Loading the player...

What is 'Seed Capital'

Seed capital is the initial capital used when starting a business, often coming from the founders' personal assets, friends or family, for covering initial operating expenses and attracting venture capitalists. This type of funding is often obtained in exchange for an equity stake in the enterprise, although with less formal contractual overhead than standard equity financing. Because banks and venture capital investors view seed capital as an "at risk" investment by the promoters of a new venture, capital providers may wait until a business is more established before making larger investments of venture capital funding.

BREAKING DOWN 'Seed Capital'

Seed capital, venture capital,  mezzanine funding and an initial public offering are the stages involved in financing startups. Seed capital is typically provided for market research, product development, prototype production or other early-stage operations. The business owner’s skills, business capabilities and track record, along with the product’s or service’s benefits, help determine how much seed capital investors may contribute to a startup.

Professional Angel Investors

Professional angel investors actively work with entrepreneurs in pooling resources and growing startups. These investors enjoy hands-on interaction while helping develop a company’s daily operations. Professional angel investors typically provide seed money through either providing a loan or by buying equity in the company.

When raising under $1 million, professional angel investors typically provide a seed loan. The paperwork is relatively straightforward and involves less-costly legal fees than seed equity. Interest rates tend to be lower, and the terms involve no restrictions. Also, future equity financing may be converted at a lower rate with a seed loan. In some cases, warrants may be issued so the professional angel investor may participate in company growth.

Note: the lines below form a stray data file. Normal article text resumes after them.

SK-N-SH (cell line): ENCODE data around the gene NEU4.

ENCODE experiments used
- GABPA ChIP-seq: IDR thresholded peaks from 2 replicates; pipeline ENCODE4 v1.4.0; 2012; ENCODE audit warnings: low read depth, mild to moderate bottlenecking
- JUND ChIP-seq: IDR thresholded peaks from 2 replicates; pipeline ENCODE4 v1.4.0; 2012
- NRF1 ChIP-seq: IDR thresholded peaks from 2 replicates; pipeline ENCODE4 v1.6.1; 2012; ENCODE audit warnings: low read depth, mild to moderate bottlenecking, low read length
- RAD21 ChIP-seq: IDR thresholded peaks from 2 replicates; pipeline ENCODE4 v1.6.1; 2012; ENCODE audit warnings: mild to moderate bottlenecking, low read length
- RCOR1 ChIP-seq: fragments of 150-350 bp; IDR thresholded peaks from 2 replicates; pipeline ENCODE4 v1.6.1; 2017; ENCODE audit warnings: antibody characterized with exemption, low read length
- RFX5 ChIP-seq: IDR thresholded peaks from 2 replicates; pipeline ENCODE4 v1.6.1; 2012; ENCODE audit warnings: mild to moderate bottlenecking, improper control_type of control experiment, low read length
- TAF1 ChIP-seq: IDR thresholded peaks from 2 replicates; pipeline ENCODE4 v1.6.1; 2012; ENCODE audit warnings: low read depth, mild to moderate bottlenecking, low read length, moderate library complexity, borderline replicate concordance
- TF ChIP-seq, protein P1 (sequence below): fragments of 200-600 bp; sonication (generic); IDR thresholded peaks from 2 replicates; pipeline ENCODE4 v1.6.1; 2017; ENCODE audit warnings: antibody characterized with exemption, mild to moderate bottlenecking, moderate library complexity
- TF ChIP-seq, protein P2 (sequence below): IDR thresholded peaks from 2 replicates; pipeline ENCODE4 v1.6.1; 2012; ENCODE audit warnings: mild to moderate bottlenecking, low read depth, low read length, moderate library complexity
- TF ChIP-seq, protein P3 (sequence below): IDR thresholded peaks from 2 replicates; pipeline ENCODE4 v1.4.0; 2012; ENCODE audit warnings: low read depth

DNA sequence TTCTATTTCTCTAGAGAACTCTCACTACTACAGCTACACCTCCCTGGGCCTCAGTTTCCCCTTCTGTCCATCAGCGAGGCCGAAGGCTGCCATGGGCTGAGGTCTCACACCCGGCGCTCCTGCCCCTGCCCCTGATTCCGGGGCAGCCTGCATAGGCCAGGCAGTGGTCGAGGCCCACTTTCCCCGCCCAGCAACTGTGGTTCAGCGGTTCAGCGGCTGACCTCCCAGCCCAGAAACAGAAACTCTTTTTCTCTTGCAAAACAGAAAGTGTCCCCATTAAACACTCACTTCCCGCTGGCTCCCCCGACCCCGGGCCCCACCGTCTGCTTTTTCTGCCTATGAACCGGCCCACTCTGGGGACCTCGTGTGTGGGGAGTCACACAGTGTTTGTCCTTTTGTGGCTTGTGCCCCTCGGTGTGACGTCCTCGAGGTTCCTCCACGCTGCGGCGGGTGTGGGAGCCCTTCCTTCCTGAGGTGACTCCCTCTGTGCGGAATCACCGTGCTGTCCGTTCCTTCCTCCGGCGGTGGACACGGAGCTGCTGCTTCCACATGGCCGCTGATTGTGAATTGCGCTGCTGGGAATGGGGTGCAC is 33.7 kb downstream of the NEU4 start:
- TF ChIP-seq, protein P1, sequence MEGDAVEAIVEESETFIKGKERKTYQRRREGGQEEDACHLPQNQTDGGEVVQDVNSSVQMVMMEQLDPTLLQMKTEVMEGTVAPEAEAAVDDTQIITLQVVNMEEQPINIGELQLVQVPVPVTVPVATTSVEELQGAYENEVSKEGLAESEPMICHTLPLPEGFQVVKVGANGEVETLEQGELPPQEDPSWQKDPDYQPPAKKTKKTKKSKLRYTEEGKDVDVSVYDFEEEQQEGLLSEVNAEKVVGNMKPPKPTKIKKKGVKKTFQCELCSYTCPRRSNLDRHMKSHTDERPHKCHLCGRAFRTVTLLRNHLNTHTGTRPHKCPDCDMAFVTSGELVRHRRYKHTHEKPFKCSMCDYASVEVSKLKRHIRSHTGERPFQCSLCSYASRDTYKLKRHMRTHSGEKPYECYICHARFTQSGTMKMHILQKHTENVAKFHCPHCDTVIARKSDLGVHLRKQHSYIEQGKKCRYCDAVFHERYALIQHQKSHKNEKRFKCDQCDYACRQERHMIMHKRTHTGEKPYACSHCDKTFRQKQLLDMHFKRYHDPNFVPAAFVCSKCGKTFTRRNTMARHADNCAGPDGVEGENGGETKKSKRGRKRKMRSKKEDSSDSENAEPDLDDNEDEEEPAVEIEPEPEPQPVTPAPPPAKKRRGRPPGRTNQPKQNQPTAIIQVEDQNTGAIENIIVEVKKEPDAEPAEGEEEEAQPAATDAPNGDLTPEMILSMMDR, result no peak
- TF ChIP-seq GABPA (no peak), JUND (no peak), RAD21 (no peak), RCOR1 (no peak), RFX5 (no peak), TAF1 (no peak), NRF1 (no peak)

In contrast, when raising more than $1 million, professional angel investors typically utilize seed equity. Seed equity involves the investors purchasing preferred stock with voting rights and becoming co-owners of the startup. Seed equity transactions are more complex and expensive than those of seed loans, but may be viewed as more beneficial to investors when more seed money is needed.

Example of Seed Money

In April 2016, Google announced it was providing seed money to the Center for Resource Solutions for setting up renewable energy certification programs in Asia. The Center’s goal is helping businesses buy power from clean sources. The program was set to begin in Taiwan by establishing certificates for renewable energy. The funding came about as a result of Google wanting to power its global data centers, and eventually its operations, with renewable energy.

In December 2015, Google announced it was moving forward on five deals involving buying output from power plants in the United States, Sweden and Chile. Google obtained 2 gigawatts of renewable energy, expanding the company’s previous clean-power purchases of 781 megawatts of solar and wind power that will remain in effect for 10 to 20 years. The subsequent purchase in April added to Google’s power-purchase portfolio.

RELATED TERMS